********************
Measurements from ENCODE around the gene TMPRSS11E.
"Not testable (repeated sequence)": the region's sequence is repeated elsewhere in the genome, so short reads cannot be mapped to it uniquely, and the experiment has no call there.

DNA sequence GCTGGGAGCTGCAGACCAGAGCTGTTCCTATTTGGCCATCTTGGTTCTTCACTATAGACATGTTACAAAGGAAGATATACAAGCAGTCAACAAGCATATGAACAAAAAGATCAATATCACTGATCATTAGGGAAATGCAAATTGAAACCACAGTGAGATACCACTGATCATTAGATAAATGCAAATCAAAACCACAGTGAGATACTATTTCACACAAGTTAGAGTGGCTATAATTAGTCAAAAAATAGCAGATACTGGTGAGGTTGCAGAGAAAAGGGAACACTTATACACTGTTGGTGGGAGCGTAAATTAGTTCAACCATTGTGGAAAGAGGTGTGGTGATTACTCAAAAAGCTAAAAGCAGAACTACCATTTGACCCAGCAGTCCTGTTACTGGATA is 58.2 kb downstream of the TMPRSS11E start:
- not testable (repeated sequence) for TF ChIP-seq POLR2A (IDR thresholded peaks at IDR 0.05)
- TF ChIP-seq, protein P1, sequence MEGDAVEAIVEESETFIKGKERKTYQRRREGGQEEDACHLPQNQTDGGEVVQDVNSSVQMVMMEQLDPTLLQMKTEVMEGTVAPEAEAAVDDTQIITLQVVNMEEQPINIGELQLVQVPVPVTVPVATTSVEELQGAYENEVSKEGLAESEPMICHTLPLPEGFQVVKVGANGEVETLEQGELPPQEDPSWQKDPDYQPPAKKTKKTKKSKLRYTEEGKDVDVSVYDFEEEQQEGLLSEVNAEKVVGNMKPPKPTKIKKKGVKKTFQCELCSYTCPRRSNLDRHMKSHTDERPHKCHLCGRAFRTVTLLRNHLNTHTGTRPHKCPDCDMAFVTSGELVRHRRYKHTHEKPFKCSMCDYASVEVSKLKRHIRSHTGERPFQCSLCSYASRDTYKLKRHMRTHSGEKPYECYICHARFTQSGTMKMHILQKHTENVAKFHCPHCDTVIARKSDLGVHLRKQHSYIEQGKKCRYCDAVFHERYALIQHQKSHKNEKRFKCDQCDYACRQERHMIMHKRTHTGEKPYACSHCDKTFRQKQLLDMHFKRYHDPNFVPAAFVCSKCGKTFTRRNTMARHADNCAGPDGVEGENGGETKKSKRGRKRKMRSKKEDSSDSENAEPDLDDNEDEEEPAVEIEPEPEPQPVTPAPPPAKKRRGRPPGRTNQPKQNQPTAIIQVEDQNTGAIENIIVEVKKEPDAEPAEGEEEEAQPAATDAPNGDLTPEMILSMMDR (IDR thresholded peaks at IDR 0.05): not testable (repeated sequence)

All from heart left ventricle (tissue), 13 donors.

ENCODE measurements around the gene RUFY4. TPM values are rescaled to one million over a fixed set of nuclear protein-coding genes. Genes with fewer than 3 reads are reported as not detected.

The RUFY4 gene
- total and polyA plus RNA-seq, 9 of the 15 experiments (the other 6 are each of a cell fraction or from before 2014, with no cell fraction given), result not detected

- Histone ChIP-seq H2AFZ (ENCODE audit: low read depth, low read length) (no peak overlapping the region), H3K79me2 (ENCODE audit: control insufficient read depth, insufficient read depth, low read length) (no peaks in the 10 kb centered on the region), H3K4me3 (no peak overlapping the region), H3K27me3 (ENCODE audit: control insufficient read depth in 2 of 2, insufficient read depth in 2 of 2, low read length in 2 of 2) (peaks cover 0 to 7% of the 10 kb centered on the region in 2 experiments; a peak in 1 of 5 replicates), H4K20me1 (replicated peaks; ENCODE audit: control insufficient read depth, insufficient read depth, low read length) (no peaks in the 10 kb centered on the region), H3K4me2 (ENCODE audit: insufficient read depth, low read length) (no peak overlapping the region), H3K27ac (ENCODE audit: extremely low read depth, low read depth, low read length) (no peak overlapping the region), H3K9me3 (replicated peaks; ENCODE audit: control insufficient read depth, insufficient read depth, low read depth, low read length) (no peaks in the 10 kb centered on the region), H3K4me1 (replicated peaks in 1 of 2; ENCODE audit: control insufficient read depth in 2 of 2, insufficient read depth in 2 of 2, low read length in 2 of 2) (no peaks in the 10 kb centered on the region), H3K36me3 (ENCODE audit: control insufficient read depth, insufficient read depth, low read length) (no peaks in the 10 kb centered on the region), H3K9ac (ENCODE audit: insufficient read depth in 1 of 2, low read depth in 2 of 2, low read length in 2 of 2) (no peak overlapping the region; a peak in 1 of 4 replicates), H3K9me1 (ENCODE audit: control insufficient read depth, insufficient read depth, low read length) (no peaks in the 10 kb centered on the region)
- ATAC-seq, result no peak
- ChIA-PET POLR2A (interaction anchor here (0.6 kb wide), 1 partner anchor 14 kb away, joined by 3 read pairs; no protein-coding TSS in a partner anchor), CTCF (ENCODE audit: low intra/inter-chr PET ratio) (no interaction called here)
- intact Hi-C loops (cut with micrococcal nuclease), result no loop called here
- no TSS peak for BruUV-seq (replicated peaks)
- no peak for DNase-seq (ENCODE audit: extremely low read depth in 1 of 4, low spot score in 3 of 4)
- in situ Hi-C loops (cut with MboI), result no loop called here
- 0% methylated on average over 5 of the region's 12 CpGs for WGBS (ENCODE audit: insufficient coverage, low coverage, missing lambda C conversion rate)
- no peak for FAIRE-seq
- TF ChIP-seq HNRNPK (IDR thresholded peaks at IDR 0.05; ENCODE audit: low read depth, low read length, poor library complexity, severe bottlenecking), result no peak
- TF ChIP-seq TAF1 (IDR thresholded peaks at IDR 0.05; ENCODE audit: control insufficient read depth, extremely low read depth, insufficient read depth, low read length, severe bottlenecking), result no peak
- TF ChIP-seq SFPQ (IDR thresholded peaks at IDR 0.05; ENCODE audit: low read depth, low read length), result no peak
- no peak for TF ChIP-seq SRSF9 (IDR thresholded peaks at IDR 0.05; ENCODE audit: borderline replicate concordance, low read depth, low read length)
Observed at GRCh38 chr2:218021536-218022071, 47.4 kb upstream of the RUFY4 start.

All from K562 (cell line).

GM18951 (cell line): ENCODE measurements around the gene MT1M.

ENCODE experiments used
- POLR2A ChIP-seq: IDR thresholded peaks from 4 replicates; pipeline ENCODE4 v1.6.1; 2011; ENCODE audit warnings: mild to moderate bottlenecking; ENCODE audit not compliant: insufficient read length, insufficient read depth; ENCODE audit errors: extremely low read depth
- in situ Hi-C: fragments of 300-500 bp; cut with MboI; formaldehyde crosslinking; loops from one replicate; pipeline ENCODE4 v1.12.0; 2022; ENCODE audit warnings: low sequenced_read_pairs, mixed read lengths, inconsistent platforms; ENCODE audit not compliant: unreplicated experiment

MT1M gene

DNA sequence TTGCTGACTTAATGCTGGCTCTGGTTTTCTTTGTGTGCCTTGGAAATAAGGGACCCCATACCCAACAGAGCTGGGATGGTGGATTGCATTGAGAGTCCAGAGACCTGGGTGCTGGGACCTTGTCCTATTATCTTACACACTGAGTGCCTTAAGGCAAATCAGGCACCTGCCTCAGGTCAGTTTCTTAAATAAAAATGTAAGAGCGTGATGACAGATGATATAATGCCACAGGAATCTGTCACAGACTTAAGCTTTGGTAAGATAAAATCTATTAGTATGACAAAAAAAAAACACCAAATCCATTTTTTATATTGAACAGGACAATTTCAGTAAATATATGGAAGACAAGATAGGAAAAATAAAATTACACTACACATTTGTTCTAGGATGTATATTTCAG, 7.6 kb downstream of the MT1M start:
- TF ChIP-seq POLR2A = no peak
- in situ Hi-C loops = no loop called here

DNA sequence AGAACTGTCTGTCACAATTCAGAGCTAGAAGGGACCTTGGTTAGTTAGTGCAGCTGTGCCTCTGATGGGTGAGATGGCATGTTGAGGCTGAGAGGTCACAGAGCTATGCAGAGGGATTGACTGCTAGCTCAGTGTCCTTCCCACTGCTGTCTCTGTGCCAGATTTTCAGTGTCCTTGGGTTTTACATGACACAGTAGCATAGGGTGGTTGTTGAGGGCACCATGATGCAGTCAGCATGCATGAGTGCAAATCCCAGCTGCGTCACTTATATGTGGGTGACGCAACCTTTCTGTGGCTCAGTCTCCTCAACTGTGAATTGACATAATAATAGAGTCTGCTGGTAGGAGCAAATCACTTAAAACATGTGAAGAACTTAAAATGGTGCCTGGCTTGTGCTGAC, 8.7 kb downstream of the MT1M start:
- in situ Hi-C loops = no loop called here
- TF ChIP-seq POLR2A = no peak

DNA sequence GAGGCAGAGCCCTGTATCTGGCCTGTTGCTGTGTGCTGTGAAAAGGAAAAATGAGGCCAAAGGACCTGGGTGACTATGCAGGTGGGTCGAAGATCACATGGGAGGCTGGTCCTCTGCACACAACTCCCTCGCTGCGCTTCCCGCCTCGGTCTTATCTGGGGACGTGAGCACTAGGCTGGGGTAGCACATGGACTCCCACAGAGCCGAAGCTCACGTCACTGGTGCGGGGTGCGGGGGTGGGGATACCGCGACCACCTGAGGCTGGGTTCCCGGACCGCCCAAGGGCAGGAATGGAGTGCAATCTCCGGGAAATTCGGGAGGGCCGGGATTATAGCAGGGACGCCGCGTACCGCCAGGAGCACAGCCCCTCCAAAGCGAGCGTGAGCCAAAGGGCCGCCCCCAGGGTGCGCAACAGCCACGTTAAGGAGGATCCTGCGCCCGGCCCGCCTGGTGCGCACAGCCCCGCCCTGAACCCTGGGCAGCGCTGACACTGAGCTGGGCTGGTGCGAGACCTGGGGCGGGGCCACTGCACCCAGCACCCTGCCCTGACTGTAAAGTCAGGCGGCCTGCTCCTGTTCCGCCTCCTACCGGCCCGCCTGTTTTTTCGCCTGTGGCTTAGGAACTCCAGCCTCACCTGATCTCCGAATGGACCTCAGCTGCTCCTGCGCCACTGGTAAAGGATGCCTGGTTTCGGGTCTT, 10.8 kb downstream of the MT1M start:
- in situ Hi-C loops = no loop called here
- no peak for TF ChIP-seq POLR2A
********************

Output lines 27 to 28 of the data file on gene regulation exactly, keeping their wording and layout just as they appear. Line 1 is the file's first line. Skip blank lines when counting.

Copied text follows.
- POLR2A ChIP-seq: IDR thresholded peaks from 4 replicates; pipeline ENCODE4 v1.6.1; 2011; ENCODE audit warnings: mild to moderate bottlenecking; ENCODE audit not compliant: insufficient read length, insufficient read depth; ENCODE audit errors: extremely low read depth
- in situ Hi-C: fragments of 300-500 bp; cut with MboI; formaldehyde crosslinking; loops from one replicate; pipeline ENCODE4 v1.12.0; 2022; ENCODE audit warnings: low sequenced_read_pairs, mixed read lengths, inconsistent platforms; ENCODE audit not compliant: unreplicated experiment